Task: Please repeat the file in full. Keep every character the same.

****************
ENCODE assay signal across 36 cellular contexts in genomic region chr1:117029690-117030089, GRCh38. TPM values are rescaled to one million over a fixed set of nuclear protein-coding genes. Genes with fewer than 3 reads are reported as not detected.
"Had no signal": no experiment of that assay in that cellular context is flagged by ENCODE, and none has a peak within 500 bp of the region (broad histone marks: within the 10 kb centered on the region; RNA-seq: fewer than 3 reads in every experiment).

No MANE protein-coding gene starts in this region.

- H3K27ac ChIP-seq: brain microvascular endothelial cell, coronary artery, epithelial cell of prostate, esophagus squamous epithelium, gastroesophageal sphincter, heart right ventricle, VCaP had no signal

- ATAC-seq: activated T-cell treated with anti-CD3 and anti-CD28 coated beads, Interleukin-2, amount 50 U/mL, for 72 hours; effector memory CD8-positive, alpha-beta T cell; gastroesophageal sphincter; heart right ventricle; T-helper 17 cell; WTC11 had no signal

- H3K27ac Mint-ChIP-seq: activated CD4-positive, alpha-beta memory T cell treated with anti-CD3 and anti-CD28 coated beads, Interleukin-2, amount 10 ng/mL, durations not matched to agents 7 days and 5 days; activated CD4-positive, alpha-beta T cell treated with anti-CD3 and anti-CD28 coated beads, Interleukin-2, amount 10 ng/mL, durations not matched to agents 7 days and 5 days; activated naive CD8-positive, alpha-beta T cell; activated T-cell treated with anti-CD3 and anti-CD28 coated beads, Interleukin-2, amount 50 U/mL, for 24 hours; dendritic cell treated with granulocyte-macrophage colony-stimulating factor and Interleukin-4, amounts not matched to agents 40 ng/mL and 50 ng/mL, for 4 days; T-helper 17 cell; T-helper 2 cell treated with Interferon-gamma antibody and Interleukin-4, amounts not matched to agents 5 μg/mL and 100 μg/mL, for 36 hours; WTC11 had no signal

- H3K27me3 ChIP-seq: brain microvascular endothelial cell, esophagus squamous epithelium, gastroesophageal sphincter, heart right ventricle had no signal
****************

ENCODE assay signal across 36 cellular contexts in genomic region chr1:117029690-117030089, GRCh38. TPM values are rescaled to one million over a fixed set of nuclear protein-coding genes. Genes with fewer than 3 reads are reported as not detected.
"Had no signal": no experiment of that assay in that cellular context is flagged by ENCODE, and none has a peak within 500 bp of the region (broad histone marks: within the 10 kb centered on the region; RNA-seq: fewer than 3 reads in every experiment).

No MANE protein-coding gene starts in this region.

- H3K27ac ChIP-seq: brain microvascular endothelial cell, coronary artery, epithelial cell of prostate, esophagus squamous epithelium, gastroesophageal sphincter, heart right ventricle, VCaP had no signal

- ATAC-seq: activated T-cell treated with anti-CD3 and anti-CD28 coated beads, Interleukin-2, amount 50 U/mL, for 72 hours; effector memory CD8-positive, alpha-beta T cell; gastroesophageal sphincter; heart right ventricle; T-helper 17 cell; WTC11 had no signal

- H3K27ac Mint-ChIP-seq: activated CD4-positive, alpha-beta memory T cell treated with anti-CD3 and anti-CD28 coated beads, Interleukin-2, amount 10 ng/mL, durations not matched to agents 7 days and 5 days; activated CD4-positive, alpha-beta T cell treated with anti-CD3 and anti-CD28 coated beads, Interleukin-2, amount 10 ng/mL, durations not matched to agents 7 days and 5 days; activated naive CD8-positive, alpha-beta T cell; activated T-cell treated with anti-CD3 and anti-CD28 coated beads, Interleukin-2, amount 50 U/mL, for 24 hours; dendritic cell treated with granulocyte-macrophage colony-stimulating factor and Interleukin-4, amounts not matched to agents 40 ng/mL and 50 ng/mL, for 4 days; T-helper 17 cell; T-helper 2 cell treated with Interferon-gamma antibody and Interleukin-4, amounts not matched to agents 5 μg/mL and 100 μg/mL, for 36 hours; WTC11 had no signal

- H3K27me3 ChIP-seq: brain microvascular endothelial cell, esophagus squamous epithelium, gastroesophageal sphincter, heart right ventricle had no signal